Just because you want to camp and enjoy the countryside doesn’t mean you can’t get some city culture too. We put ourselves in the hands of a cool, kind and clever Bristol student to discover this great city.
Bristol has something for everyone – from edgy graffiti to perfectly posh, from cheap canteen-style snacks to well-turned-out sophisticated cuisine, independent cinema, docklands, the Arnolfini gallery, the craft beer scene, the longest street of independent shops in the UK (Europe?). They fought off Tesco in Stokes Croft and won. The city was built on the slave trade, of course, but they don’t do that sort of thing now.
We won’t do a full description here because, to be honest, someone else has done a much better job than we (as weekend tourists) could ever do. For a beautifully written description of Bristol, have a look at this blog.
Base yourself at one of these campsites:
- The Caravan Club’s Baltic Wharf site is open all year to non-members too and is right in the middle of the Bristol Docklands. No tents, sadly, and the 48 pitches get booked up. There’s also a question about its future beyond 2015.
- Just a mile from the city centre and just for tents is Enneywevers. Room for eight tents, plus three glamping units. It’s a quirky place and cyclists especially welcome.
- Brook Lodge Farm at Wrington is a green tourism award-winner and has affordable pitches for tents and caravans. It’s a fair way out of Bristol in lovely countryside.
- Manor Farm is an organic farm shop, campsite and café at Upton Cheyney, and has the advantage of farmhouse breakfasts and a Curry on Camping night once a month. Open at weekends from Easter, but seems to be closed during the week.
- Wood Camping is set in 20 acres of woodland on a farm. It’s got basic facilities so far, though there is a hot shower. It’s just north of Bristol and there’s a bus to the city. Workshops, farm food, campfires allowed.
- Walnut Tree Farm is at Wingford and has tent pitches plus a bunkhouse
- Kingdown Breeding Farm is adults only. Well, it had to be with a name like that! For caravans and motorhomes and in countryside beyond Bristol. No website, but you can call them on 07798787543.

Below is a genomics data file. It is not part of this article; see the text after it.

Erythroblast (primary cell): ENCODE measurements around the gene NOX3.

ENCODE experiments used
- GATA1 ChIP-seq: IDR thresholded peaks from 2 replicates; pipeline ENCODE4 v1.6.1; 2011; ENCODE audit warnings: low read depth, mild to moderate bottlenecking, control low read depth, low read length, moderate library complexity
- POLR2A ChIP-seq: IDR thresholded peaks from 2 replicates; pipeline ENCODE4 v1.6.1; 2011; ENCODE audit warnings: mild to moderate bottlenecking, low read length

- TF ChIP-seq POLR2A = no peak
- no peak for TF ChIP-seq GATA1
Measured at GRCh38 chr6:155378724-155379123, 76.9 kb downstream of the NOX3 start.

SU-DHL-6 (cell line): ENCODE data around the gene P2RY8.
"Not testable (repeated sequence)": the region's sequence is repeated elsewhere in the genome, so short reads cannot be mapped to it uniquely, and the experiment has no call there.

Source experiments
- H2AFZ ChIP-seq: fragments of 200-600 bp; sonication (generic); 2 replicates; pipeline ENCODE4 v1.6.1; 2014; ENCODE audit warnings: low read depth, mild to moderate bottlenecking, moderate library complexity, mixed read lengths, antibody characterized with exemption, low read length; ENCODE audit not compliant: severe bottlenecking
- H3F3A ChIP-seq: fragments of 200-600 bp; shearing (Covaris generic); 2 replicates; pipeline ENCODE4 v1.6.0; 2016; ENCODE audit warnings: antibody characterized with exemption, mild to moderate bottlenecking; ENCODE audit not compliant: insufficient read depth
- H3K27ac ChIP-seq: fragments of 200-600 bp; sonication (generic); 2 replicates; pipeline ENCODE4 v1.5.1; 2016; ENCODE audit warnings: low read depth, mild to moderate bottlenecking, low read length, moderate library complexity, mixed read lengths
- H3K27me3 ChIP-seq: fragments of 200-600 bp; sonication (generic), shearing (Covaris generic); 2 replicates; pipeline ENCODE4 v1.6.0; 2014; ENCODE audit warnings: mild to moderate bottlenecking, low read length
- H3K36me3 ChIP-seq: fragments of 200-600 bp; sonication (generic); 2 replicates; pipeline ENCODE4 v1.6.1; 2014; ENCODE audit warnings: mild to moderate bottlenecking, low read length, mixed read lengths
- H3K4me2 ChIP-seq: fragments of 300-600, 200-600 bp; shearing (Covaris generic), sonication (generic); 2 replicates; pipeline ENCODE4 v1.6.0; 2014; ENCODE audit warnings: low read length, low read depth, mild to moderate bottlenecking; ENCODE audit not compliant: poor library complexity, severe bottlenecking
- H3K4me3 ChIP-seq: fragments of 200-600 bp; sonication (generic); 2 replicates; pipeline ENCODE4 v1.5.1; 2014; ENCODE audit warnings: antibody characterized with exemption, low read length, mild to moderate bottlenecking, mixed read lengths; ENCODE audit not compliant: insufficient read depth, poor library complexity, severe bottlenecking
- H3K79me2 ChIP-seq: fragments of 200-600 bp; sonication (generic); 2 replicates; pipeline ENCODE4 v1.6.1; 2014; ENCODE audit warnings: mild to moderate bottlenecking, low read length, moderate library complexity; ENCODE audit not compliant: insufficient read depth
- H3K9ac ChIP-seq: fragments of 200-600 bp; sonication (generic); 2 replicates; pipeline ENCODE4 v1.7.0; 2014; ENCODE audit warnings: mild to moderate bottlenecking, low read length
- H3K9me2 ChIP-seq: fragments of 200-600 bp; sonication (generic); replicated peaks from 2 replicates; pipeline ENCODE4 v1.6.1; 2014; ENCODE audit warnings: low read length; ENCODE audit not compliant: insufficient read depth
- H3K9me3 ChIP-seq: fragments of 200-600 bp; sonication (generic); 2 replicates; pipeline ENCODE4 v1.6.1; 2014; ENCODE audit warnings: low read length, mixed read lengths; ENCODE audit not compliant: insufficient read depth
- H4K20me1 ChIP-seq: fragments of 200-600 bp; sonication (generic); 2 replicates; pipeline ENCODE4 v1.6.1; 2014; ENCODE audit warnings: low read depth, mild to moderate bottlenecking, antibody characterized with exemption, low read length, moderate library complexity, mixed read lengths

And here’s our totally uncomprehensive whistle-stop tour of the bars and eating places we discovered (thanks to Alice).
Best croissants this side of La Manche and lots of other delicious pastries, plus coffee. Near Temple Meads.
South Indian cooking is always so delicious and one of the best options for vegetarian and vegan dishes/ It’s a bring-your-own restaurant in Bishopston. That makes it cheaper too.
A sort of sub-Jamie’s-Italian decorated diner/bistro (part of a chain) with a relaxed atmosphere, candles, chatty staff and a mixed menu big on taste.
We liked our food, though thought our crispy squid starter was way too expensive at more than £1 a squid ring. Hmm. However, the homemade tartare sauce that came with it was delicious (having run out of squid to dip into it, we just ate it with a fork!). We also loved the apology that it would have to be fresh lime rather than cordial in our vodka and sodas. Fresh lime juice and the right lighting make us happy.
A good choice of (now Michelin-starred) meat and vegetarian tapas. Find it in Lower Guinea Street, but don’t expect a budget dinner!
What is this place? ’30s brothel? Prohibition speakeasy? There’s no sign outside; just a doorway with an intercom. If the red light’s on, then they’re open. You press the button and someone comes up to let you in. Down a stairway with red leather padded walls into a vaulted basement, long and skinny with retro bits and pieces and an atmosphere just the right side of faux-sleaze and real-pretension.
The cocktail menu has none of the garish stuff; just grown-up mixes with hefty prices (£8 is the cheapest). We drank a drier-than-dry martini with a twist of orange peel and a subtle Mai Tai with mint and cherry.
The best thing? The bar seemed to have been taken over by two schoolboys fresh from the chemistry lab. There was a lot of quiet, serious dabbling with expensive ingredients, demi-johns and tealights, and a lot of sober-in-our-braces whispering that we guess might have been covering up a bit too much early evening experimentation with the drinks.
We spotted this the evening before and saw how popular it was with Chinese and Malaysian customers. A very basic canteen with seven separate (and long) menus of food from China, Indonesia, Malaysia, Singapore and more. Plenty of scary-sounding dishes to reassure you it’s not just catering for western tastes and a fantastic value set lunch, dinner and student option (£6-£9). We forgot breakfast and went there at 11.30, before it even opened. They let us in, and it was a good job we’d gone early. By noon, every table was full.